I took this picture at the beginning of this week during a pretty cool rain storm. The girls were so mesmerized by the wind and the rain and they wanted a front row seat. They opened the glass door and pulled closed the screen so they could hear and smell everything. At certain times, Callie would pull back the screen and stick out her hand and laugh and giggle as the rain sprinkled her hand. Before it became too heavy, she hopped right out in it and twirled around in the wind. She spun and danced on our deck without a care in the world. Eyes closed, arms outstretched, hands dancing along the currents of the breeze. When I ushered her back in, they both went and grabbed their blankets and plopped down on the kitchen floor as if they were watching Disney's newest movie on the big screen. They sat and chatted. They yelled out when the thunder started and would laugh here and there when the rain blew toward the screen drizzling them a bit. But they were safe and dry. They watched from inside our home. They watched not worried about being caught in it, knowing I would make sure they kept the door closed and stayed safe. They carried on with their normal playing after 15 minutes or so of observing. They walked away and went about their merry way.
I've been thinking about this picture and their little storm experience all week. I've been pulling up this picture and thinking about all of the parallels in our own lives. Unbeknownst to me, the Lord was showing me something that morning. Something I want my kids to be a part of, not to just be a spectator of. While I'm so thankful my children were under my care during the storm and inside, safe and dry, it's far from what I want for my children in the grand scheme of things. In the grand scheme of life, relationships, and in society...I want my kids to be fearless. I want them to abandon their safety for the sake of someone else. I want them to run out, get wet, stand with a friend and feel the storm with them. I want them to take a risk to show love and support in the eye of the hurricane.
The joyous scene for my girls certainly would have changed if one of their little friends or cousins were standing in our yard getting soaked and crying from fear of the thunder and lightening. No doubt in my mind, Callie would have thrown back the door, yelled for her friend or would have gone out to help her get her to safety as quick as possible.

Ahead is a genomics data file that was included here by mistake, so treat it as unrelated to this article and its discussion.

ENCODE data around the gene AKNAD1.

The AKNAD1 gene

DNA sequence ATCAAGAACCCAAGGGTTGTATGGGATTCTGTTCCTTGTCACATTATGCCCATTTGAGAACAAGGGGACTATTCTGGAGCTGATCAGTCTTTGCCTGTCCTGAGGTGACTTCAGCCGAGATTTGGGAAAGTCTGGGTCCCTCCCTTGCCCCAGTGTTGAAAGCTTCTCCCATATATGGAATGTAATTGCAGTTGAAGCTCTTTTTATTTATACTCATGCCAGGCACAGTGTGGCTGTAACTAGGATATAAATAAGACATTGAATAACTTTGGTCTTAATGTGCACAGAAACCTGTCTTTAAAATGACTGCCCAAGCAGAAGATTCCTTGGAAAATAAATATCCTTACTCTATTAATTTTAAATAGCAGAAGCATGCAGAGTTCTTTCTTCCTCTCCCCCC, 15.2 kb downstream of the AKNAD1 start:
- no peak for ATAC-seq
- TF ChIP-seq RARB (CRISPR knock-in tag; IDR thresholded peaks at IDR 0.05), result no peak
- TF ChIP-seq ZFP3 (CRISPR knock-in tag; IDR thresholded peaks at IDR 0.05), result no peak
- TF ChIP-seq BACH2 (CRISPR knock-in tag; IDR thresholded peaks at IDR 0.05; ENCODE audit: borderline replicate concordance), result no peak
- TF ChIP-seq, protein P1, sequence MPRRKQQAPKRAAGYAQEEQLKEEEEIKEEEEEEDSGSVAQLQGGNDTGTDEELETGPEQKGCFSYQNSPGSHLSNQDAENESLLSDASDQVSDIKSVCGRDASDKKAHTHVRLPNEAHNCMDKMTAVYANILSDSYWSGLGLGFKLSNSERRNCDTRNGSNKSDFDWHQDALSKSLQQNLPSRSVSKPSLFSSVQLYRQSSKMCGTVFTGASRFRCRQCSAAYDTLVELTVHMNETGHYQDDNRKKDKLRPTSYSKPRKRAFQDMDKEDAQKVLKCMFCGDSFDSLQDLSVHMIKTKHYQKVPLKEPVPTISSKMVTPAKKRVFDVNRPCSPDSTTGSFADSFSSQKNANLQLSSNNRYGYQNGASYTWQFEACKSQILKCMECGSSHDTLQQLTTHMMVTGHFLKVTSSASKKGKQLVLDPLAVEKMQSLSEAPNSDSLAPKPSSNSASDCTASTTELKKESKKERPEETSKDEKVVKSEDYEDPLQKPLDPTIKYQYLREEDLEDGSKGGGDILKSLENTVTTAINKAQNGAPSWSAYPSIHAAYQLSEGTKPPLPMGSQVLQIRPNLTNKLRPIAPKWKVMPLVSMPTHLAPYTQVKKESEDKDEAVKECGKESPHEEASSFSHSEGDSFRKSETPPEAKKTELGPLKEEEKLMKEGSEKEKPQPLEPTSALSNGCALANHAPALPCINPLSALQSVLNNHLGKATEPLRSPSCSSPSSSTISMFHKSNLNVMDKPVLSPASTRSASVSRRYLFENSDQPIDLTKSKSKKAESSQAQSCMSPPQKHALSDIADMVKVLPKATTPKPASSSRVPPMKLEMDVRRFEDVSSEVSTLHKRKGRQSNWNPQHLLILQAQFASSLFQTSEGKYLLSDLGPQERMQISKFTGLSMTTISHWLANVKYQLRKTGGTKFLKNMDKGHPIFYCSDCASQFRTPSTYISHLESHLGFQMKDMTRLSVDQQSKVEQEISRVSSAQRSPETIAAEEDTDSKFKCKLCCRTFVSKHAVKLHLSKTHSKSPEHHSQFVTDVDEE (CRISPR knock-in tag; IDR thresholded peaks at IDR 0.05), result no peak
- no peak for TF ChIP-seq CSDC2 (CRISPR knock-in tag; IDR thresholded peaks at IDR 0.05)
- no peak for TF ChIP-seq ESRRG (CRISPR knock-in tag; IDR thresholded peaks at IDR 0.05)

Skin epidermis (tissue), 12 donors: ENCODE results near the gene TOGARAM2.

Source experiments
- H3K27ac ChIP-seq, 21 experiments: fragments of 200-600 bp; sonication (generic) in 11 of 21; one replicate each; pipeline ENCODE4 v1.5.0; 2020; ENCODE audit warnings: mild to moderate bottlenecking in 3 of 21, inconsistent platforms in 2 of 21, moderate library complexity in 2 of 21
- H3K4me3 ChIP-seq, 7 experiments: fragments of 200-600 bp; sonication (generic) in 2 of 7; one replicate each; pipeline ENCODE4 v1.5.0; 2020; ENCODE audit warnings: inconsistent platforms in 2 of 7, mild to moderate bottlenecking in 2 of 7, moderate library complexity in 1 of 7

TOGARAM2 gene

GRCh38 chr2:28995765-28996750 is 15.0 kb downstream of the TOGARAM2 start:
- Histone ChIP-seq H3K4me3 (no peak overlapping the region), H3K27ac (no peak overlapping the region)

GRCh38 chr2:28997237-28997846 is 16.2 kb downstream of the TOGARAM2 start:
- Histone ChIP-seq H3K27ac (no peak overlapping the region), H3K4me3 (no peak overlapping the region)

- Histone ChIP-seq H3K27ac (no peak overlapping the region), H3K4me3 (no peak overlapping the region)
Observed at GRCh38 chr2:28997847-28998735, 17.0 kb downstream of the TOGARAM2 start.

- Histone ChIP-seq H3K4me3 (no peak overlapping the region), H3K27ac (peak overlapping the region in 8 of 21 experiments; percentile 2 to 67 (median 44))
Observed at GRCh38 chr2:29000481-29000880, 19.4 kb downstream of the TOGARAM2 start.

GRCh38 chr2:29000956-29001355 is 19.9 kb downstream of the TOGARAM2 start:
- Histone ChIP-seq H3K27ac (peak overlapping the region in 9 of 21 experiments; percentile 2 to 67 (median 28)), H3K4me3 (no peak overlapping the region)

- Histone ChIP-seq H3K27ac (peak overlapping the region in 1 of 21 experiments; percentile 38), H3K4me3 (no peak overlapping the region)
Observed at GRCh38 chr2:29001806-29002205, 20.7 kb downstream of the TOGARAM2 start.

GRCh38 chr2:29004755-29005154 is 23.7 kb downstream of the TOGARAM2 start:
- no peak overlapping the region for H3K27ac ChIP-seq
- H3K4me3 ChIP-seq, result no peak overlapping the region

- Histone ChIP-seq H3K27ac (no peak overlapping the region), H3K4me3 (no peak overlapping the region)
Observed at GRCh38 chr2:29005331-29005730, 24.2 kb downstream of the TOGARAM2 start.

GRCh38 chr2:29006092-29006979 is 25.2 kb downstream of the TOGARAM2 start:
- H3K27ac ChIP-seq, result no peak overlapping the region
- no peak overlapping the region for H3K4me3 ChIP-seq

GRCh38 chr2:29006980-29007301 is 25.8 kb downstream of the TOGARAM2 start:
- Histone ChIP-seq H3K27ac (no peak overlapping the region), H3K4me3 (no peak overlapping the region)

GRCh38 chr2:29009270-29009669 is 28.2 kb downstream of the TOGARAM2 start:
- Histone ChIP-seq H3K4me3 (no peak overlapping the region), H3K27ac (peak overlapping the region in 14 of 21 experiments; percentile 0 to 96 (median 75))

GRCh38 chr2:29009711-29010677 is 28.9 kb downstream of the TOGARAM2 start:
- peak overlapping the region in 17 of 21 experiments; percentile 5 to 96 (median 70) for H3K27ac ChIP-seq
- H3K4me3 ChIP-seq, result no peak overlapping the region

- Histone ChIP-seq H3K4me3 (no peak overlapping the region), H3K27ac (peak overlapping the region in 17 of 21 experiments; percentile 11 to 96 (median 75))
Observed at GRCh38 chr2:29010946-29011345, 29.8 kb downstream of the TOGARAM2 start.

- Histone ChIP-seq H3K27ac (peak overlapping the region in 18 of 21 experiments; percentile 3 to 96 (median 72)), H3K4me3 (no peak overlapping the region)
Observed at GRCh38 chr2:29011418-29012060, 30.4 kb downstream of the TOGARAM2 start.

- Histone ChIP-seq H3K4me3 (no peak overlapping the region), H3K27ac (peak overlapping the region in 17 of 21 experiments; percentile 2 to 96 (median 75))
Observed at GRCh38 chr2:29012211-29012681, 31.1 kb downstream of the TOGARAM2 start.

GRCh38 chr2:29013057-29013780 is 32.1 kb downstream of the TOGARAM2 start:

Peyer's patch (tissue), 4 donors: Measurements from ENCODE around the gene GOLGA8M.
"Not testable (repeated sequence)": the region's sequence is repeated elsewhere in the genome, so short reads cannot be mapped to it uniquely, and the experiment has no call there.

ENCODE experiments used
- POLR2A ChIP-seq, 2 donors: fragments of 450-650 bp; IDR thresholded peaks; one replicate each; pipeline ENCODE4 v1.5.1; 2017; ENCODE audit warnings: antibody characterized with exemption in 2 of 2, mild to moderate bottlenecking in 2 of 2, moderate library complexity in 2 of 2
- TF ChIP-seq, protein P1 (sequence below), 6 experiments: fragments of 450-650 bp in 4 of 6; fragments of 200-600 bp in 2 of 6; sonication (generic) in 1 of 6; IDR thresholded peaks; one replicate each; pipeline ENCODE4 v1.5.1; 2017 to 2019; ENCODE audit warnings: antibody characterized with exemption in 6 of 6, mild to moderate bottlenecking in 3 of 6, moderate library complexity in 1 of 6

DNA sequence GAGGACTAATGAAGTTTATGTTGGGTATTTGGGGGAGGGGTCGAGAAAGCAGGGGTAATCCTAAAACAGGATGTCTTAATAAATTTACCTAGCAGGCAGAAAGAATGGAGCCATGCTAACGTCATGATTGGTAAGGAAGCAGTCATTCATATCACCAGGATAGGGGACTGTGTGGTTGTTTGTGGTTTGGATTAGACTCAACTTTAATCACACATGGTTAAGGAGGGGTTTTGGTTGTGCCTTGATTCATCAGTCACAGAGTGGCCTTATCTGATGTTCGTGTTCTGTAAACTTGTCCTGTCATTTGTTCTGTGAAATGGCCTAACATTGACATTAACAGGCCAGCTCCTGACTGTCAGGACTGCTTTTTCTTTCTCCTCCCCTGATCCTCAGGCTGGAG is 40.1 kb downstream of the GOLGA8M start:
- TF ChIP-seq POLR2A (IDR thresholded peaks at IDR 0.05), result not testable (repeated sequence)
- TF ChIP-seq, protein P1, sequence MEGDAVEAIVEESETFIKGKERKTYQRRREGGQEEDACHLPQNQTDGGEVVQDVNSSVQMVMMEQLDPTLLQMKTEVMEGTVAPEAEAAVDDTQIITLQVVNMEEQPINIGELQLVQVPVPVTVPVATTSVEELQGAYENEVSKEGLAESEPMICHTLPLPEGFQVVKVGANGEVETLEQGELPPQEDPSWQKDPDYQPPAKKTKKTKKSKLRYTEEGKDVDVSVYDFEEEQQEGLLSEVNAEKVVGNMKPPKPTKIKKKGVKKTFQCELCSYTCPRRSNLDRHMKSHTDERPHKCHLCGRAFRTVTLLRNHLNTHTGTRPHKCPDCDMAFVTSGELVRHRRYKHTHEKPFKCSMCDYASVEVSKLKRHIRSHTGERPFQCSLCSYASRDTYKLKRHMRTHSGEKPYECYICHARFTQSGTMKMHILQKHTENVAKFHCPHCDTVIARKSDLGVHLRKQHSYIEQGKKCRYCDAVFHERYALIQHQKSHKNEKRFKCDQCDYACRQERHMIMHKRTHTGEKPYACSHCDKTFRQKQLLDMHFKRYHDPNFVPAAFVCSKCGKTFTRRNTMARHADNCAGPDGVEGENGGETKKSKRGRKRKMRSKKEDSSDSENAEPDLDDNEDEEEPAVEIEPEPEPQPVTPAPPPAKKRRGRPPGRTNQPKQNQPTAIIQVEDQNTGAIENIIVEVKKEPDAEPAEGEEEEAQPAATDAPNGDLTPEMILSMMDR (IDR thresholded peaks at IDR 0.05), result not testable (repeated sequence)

Would we, as adults, do the same?
Adults who have experienced many more years of life than little ones. Adults who have taken root in their pride, fear, judgment, anxiety, and finger pointing. Those of us who can tell you what you're doing right and wrong, but don't offer an ounce of love or grace to the suffering. Kids need to be taught how to act, how to speak, what to believe, who to love. Who are they taught to love? And HOW are they being taught to love? WE are their teachers, parents. WE are their mentors, their how to's, their eyes, their ears, and what comes out of those little mouths. It's all a reflection of us and what they are taught. Through word and deed, through accident or observance or a direct lesson or lecture. And I want to push my kids out the door. I want to urge them to pull back the screen and go running out with umbrellas, lifeboats, food, water, pure and undefiled love. Love that hasn't been tainted by the world, society's bantering, people group's segregations, or Satan's lies. I want them to hover around the one that the rain is beating down on. I want them to hold their hand and share in their fear and worry. I want them to be the ones to offer a word of kindness, a prayer for healing, a look of concern. I want them to give life to Jesus' commands to love they neighbor.
I want them to also know that running out in the storm means getting caught in the storm themselves at times. I want to caution them and I want to prep them. Praying for my storm chasers everyday. Filling their minds and hearts with God's Word will fuel them and strengthen them for ministry work. Befriending the excluded, sticking out their neck for the undeserving, and loving those who are unloving is no light task. No light task for any of us. There is risk for rejection, miscommunication, even being struck by lightening. But when the rain stops and the clouds break for the sunshine, I want them to know at the end of each day, they weren't dictated by fear. They were bold in loving others for Jesus. That they looked at someone and saw them and their need and did what they could to meet that need or love that person in need. I want them to lie down each night, exhausted from being used up for the kingdom, ready and willing to grab their life jackets on the way out the door the next day.